We are writing a review of Jo Fidgen’s podcast on BBC 4, New Year Solutions in which Joe “tackles the ways in which ordinary people can make a difference”. This episode tackled cars and you can listen to it here.
Cars. Everybody knows cars are bad. They make us fatter and they pollute the air we breathe which in turn makes us sick (especially children). Not to mention the never-ending expense of owning a car.
The average UK citizen has a carbon footprint of 10 tonnes per year; driving makes up one-sixth of this. However, it’s surprising to learn that only half of the carbon footprint of a car is from exhaust fumes. The next largest chunk of carbon comes from manufacturing the car.
The carbon footprint of a new car:
6 tonnes CO2 (carbon dioxide, a greenhouse gas): Citroen C1, basic spec
17 tonnes CO2: Ford Mondeo, medium spec
35 tonnes CO2: Land Rover Discovery, top of the range 
The ultimate solution is to forego the car and cycle or walk. There are countless mental and physical health benefits associated with active travel and you will save yourself a fair penny. After active travel, public transport has a much smaller carbon footprint per person than private cars and is perfect for quick trips to town.
Perhaps you’re not quite ready to say goodbye to your four-wheeled friend (or fiend) so here are some baby steps you can take to reduce the emissions of driving.
The UK guzzles 46 billion litres of petrol and diesel on roads each year. This is the equivalent of four brimming bathtubs of fuel for every man, woman and child in the UK. Leaving the car at home one day a week would save half a bath-tub of fuel per year.
How about taking it slower? Life is rushed and it’s not very relaxing. Reducing your speed will reduce your carbon emissions. Driving at 50 mph instead of 70 mph cuts your carbon footprint by a third and will only add a small amount of time to your journey.
Fill up your car with people. This takes cars off the road and reduces the carbon footprint per person. It’s also sociable and reduces the total cost.
Car shares and car clubs are perfect for those who only need to drive occasionally and are often cheaper than owning a car.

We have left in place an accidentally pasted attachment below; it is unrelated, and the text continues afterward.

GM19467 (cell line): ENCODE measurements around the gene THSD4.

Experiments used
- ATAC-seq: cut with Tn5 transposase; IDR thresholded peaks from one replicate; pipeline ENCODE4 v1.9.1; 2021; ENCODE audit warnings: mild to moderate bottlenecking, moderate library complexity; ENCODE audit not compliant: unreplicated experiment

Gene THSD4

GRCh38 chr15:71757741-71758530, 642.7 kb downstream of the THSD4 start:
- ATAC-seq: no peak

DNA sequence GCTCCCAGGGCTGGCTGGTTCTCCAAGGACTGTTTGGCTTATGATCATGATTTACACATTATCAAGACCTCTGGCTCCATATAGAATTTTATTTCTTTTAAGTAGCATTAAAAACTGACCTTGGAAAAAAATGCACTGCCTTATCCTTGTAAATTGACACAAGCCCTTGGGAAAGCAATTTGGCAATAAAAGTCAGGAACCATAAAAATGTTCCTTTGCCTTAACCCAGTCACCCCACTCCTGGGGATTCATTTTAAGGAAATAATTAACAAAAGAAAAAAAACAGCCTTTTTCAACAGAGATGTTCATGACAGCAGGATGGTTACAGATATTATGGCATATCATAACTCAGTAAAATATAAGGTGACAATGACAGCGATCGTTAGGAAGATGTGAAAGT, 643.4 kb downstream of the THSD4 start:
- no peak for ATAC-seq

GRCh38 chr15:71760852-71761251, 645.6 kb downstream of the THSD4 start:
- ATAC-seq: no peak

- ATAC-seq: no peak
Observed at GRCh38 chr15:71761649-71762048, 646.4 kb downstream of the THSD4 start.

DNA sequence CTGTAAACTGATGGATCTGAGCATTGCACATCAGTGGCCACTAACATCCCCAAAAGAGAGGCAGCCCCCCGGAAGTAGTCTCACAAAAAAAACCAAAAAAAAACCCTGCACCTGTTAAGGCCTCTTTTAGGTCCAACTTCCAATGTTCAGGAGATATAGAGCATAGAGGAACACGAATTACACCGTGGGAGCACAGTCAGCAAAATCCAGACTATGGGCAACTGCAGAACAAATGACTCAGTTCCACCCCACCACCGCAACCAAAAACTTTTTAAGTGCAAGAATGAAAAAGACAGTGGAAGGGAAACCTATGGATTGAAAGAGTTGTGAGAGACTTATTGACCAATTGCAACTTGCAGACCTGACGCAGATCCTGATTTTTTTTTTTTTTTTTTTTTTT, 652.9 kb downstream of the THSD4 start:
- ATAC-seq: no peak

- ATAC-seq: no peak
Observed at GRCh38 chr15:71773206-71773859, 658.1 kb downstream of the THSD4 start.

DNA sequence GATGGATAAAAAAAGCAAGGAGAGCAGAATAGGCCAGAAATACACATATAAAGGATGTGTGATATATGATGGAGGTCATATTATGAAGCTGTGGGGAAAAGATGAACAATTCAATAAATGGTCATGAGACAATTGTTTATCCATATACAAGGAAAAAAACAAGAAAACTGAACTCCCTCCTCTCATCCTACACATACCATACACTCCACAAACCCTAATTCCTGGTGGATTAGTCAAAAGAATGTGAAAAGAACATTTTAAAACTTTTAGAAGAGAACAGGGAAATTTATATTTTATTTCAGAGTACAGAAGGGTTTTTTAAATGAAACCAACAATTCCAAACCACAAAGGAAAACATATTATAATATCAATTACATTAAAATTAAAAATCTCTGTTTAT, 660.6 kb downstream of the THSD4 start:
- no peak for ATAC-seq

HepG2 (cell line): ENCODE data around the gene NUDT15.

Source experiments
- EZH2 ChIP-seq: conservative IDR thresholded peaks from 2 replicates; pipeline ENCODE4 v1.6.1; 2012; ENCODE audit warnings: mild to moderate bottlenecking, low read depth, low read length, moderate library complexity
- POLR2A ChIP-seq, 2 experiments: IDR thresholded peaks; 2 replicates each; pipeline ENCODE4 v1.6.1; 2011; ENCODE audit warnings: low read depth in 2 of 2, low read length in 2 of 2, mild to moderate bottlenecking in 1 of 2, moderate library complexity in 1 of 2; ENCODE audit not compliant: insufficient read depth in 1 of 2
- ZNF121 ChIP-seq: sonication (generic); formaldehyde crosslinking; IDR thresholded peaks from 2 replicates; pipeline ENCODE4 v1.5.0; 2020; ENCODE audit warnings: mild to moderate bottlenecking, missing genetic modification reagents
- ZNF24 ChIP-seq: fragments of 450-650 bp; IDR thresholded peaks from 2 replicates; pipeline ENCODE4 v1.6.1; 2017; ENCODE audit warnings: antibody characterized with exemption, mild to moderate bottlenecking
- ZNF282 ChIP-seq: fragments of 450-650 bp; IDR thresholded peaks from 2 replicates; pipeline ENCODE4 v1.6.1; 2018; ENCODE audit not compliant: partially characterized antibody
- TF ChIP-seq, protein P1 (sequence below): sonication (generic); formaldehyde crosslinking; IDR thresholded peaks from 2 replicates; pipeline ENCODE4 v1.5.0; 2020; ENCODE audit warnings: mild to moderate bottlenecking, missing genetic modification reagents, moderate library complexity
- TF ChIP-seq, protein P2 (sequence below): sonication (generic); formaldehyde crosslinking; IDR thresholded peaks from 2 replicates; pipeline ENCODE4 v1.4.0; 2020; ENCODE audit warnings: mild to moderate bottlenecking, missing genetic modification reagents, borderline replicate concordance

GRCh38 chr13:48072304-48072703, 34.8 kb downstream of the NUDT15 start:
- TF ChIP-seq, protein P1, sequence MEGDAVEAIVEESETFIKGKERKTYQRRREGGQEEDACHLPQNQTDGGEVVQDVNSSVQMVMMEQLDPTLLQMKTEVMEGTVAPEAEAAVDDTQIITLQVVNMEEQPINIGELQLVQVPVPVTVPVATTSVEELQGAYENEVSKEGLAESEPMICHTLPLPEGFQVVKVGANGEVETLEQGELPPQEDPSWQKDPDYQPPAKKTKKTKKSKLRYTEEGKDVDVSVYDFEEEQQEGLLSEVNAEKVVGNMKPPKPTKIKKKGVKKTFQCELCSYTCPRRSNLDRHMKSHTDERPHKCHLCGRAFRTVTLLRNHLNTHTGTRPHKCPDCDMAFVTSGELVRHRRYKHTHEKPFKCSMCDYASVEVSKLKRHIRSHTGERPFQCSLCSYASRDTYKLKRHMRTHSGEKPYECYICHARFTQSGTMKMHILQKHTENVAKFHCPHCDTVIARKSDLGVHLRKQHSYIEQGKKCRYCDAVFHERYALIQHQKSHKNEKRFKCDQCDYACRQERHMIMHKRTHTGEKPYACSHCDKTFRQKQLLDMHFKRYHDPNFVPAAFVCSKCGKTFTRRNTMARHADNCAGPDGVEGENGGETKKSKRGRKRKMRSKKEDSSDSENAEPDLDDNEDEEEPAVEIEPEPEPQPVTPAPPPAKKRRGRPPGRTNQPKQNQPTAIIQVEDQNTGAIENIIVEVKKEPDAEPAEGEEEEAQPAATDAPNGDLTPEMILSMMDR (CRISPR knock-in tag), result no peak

If you can afford it, buy an electric or hybrid car. 2040 heralds the ban on new sale petrol and diesel cars in the UK. If you buy a new petrol or diesel car in 2019 it will be increasingly difficult to sell it on as we approach the transition in 2040.
Yes. We all know cars are bad and many of us dream of a time when kids played in the streets and postmen road around on bicycles. So why do we find it so hard to give them up? 75% of households in the UK own at least one car. Mike Burners-Lee (Author of How Bad Are Bananas: A Carbon Footprint of Everything) suggests there is a tipping point; if more than 50% of a population own a car it becomes more difficult not to own a car. He gives this apt example. A parent is asked why they drive their child to school. The parent replies that they would rather not drive their child to school but there are no other children to walk with (they are all being driven) and it’s not safe to walk because there are too many cars.
James Evans (Professor of Geography at The University of Manchester, and Sustainable Cities Specialist) shares his experience of getting rid of his car. Friends and colleagues could not understand why he did not own a car. He has a good job, he is wearing nice clothes, he has a nice house, why doesn’t he own a car? James points out that a car, in this society, is a glowing symbol of success and can represent your social status. If we want to move away from private car ownership, we need to de-couple achievement and car ownership.
One last parting fact from James: if you spend more than 3 hours commuting by car, you are twice as likely to get divorced (causation or correlation yet to be determined but the fact still stands).
Let’s leave the car at home.